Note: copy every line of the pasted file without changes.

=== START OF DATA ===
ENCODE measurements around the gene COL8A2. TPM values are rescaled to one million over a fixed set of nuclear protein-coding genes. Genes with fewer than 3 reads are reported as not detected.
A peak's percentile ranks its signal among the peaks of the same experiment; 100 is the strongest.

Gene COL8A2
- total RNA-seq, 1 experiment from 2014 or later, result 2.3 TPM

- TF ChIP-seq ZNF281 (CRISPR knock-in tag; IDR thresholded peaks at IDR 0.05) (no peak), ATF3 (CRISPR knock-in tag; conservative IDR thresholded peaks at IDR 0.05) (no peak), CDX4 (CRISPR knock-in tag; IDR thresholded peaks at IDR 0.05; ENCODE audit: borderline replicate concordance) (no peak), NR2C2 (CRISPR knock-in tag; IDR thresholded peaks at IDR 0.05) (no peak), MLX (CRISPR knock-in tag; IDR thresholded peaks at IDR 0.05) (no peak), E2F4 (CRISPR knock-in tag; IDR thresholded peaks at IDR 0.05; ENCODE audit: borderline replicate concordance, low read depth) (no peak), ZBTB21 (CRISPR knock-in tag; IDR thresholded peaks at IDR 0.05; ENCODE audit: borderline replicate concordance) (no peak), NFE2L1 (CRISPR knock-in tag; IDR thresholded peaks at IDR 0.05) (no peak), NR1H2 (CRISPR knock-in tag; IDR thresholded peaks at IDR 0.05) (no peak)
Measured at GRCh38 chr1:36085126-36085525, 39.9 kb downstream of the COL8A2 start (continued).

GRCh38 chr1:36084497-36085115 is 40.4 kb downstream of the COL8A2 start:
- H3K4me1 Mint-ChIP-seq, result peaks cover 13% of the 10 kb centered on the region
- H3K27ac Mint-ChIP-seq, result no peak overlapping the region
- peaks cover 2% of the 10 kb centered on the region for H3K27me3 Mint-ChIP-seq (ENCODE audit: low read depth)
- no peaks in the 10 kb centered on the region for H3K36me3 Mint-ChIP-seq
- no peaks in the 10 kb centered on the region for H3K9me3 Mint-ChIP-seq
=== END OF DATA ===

ENCODE measurements around the gene COL8A2. TPM values are rescaled to one million over a fixed set of nuclear protein-coding genes. Genes with fewer than 3 reads are reported as not detected.
A peak's percentile ranks its signal among the peaks of the same experiment; 100 is the strongest.

Gene COL8A2
- total RNA-seq, 1 experiment from 2014 or later, result 2.3 TPM

- TF ChIP-seq ZNF281 (CRISPR knock-in tag; IDR thresholded peaks at IDR 0.05) (no peak), ATF3 (CRISPR knock-in tag; conservative IDR thresholded peaks at IDR 0.05) (no peak), CDX4 (CRISPR knock-in tag; IDR thresholded peaks at IDR 0.05; ENCODE audit: borderline replicate concordance) (no peak), NR2C2 (CRISPR knock-in tag; IDR thresholded peaks at IDR 0.05) (no peak), MLX (CRISPR knock-in tag; IDR thresholded peaks at IDR 0.05) (no peak), E2F4 (CRISPR knock-in tag; IDR thresholded peaks at IDR 0.05; ENCODE audit: borderline replicate concordance, low read depth) (no peak), ZBTB21 (CRISPR knock-in tag; IDR thresholded peaks at IDR 0.05; ENCODE audit: borderline replicate concordance) (no peak), NFE2L1 (CRISPR knock-in tag; IDR thresholded peaks at IDR 0.05) (no peak), NR1H2 (CRISPR knock-in tag; IDR thresholded peaks at IDR 0.05) (no peak)
Measured at GRCh38 chr1:36085126-36085525, 39.9 kb downstream of the COL8A2 start (continued).

GRCh38 chr1:36084497-36085115 is 40.4 kb downstream of the COL8A2 start:
- H3K4me1 Mint-ChIP-seq, result peaks cover 13% of the 10 kb centered on the region
- H3K27ac Mint-ChIP-seq, result no peak overlapping the region
- peaks cover 2% of the 10 kb centered on the region for H3K27me3 Mint-ChIP-seq (ENCODE audit: low read depth)
- no peaks in the 10 kb centered on the region for H3K36me3 Mint-ChIP-seq
- no peaks in the 10 kb centered on the region for H3K9me3 Mint-ChIP-seq